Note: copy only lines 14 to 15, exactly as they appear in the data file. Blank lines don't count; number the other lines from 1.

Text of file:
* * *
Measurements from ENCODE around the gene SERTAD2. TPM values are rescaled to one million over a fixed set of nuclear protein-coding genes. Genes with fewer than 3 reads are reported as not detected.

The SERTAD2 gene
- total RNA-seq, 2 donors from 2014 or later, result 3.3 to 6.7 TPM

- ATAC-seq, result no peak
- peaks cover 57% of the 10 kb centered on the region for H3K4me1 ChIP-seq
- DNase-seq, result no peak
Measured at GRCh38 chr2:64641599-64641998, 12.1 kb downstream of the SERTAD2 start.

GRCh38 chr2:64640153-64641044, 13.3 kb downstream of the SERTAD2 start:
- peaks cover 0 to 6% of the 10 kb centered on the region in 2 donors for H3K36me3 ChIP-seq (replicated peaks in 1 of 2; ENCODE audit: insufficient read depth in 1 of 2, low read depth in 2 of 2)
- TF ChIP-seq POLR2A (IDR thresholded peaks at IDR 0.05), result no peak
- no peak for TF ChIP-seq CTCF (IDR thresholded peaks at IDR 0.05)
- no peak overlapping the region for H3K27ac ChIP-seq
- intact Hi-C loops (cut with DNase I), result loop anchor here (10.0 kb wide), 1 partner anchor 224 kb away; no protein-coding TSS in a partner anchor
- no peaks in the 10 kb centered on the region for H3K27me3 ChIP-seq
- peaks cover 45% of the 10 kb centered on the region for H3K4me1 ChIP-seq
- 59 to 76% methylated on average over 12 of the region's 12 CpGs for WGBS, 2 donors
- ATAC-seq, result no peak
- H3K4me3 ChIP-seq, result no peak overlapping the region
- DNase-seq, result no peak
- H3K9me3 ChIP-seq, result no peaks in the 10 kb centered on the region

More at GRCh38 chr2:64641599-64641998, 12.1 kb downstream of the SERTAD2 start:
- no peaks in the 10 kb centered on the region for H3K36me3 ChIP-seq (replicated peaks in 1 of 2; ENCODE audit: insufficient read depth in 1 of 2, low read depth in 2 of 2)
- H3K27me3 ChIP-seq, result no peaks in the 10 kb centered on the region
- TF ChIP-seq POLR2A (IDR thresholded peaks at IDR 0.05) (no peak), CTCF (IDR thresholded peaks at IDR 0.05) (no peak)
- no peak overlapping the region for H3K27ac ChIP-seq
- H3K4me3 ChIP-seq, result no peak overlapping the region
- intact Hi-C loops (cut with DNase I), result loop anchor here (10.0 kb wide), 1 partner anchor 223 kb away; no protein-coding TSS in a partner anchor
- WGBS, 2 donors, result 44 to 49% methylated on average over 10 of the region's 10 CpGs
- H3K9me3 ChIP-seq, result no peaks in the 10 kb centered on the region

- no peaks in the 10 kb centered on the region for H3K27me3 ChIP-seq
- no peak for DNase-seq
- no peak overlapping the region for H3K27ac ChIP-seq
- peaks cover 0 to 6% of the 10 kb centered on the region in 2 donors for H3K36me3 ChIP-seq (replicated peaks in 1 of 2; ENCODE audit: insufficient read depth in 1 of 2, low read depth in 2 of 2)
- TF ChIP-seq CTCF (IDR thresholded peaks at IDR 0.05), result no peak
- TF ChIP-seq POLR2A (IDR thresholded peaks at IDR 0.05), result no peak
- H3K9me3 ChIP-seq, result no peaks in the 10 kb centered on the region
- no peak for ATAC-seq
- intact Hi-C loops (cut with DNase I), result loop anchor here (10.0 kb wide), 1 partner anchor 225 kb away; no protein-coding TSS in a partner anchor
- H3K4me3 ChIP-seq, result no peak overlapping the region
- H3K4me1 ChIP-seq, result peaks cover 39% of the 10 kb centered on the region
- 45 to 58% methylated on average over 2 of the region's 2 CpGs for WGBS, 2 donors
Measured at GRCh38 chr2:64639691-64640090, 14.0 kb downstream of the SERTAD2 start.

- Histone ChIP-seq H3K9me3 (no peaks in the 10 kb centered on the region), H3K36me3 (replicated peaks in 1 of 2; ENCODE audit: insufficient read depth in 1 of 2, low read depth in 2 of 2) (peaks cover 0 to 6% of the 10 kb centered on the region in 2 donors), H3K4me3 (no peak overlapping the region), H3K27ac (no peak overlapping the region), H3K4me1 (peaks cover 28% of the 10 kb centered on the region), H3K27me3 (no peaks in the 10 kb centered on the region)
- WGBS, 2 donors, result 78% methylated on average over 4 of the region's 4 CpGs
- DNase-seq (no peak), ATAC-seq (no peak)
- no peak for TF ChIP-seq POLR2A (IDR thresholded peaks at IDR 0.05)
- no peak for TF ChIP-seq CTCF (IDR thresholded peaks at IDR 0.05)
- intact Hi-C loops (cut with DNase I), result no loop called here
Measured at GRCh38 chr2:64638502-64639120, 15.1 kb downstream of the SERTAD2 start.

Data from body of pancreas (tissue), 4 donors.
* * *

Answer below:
- no peaks in the 10 kb centered on the region for H3K27me3 ChIP-seq
- peaks cover 45% of the 10 kb centered on the region for H3K4me1 ChIP-seq